Public health officials said in guidelines for Oct. 31 that both trick-or-treating and “trunk-or-treating” were banned, citing difficulty maintaining social distance, or 6 feet between non-household members, during the activities.
Trick-or-treating involves going door-to-door for candy while trunk-or-treating involves a group of parents driving to a parking lot to hand out candy from trunks in a controlled simulation of trick or treating.
The decision sparked backlash from some.
“Los Angeles, you have officially lost your [expletive] mind,” Justine Bateman, a writer and producer, wrote on Twitter.
But others said they supported it.
“I don’t think there is any good alternative at this point, short of buying your own kids candy and just staying home, unfortunately,” James Lamb, a parent, told the Los Angeles Times.
On Wednesday, officials walked back the ban, moving trick-or-treating from “not permitted” to “not recommended.”
“Door-to-door trick-or-treating is not recommended because it can be very difficult to maintain proper social distancing on porches and at front doors, ensure that everyone answering or coming to the door is appropriately masked to prevent disease spread, and because sharing food is risky,” the guidance states (pdf).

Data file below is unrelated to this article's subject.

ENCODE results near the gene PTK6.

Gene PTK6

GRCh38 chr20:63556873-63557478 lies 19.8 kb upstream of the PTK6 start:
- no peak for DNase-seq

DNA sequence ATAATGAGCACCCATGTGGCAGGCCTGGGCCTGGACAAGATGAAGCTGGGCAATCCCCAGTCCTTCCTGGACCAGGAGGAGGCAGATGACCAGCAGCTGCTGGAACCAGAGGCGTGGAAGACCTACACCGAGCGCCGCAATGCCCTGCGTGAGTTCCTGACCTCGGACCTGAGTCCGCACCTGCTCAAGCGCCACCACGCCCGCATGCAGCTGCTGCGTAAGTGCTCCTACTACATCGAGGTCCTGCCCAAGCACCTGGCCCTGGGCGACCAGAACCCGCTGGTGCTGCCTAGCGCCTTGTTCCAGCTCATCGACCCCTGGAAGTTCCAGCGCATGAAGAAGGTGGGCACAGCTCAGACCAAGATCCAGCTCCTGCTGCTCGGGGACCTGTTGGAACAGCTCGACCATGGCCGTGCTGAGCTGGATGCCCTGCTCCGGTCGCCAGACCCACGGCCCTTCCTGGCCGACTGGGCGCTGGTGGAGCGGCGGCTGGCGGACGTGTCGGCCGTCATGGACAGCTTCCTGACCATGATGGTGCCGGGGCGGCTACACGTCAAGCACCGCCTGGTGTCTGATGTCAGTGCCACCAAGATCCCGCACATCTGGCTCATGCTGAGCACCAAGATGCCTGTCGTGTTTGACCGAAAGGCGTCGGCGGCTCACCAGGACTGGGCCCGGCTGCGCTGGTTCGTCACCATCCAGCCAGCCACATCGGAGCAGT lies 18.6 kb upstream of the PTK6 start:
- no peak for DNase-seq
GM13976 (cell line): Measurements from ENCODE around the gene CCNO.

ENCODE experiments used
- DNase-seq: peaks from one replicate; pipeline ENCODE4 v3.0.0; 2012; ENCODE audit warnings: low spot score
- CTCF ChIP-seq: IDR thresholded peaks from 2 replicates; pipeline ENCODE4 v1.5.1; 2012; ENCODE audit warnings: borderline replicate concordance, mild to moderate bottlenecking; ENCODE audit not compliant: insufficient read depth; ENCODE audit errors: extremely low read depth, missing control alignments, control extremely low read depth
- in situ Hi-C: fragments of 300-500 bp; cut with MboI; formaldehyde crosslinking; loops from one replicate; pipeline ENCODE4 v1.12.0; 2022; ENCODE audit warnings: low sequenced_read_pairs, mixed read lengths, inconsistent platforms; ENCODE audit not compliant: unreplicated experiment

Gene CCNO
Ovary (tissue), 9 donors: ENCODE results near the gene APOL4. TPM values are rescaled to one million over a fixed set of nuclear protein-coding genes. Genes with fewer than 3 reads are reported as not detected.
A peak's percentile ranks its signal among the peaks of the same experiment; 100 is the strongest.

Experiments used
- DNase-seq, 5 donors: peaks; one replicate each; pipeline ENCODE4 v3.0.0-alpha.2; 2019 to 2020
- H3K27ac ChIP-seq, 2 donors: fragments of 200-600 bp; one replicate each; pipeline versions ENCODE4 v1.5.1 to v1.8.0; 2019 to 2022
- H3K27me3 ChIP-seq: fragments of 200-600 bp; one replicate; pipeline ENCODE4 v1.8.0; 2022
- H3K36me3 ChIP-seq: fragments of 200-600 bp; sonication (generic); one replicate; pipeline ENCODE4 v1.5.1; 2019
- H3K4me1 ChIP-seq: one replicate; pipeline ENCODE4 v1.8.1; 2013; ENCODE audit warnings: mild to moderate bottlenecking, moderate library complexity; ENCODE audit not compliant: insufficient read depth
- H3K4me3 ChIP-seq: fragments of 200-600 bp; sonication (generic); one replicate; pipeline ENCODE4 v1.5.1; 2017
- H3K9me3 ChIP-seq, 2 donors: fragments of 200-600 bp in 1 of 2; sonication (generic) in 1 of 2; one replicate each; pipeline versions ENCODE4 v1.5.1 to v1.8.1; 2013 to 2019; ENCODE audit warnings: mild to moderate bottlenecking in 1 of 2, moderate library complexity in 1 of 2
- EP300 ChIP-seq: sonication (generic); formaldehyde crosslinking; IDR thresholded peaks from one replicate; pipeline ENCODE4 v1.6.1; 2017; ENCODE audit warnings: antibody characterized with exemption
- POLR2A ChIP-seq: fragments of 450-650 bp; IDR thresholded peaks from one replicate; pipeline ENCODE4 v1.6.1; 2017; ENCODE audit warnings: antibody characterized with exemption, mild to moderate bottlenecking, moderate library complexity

Trunk-or-treating is also not recommended.
“Our guidelines have been slightly revised, so we’d ask that people go back and look at them,” Barbara Ferrer, the county public health director, told reporters during a virtual press conference.
“Trick-or-treating, we’re highly recommending that it not happen. We don’t think that it’s an appropriate activity during the pandemic.”
Ferrer said that there’s no guarantee that strangers who open doors to give our candy would be wearing face coverings. She also said the people may be sick, making the candy they’re passing out unsafe.
Gatherings, events, or parties are banned, even if they’re conducted outdoors, as are carnivals, festivals, live entertainment, and haunted houses, according to the updated guidance.
Los Angeles County has a population of about 10 million and sits in Southern California. County and city officials have repeatedly imposed restrictions among the harshest in the nation amid the COVID-19 pandemic, including shutting off utilities to properties where people flout local guidelines, and canceling the lease of a church that was allowed by a judge to continue holding services.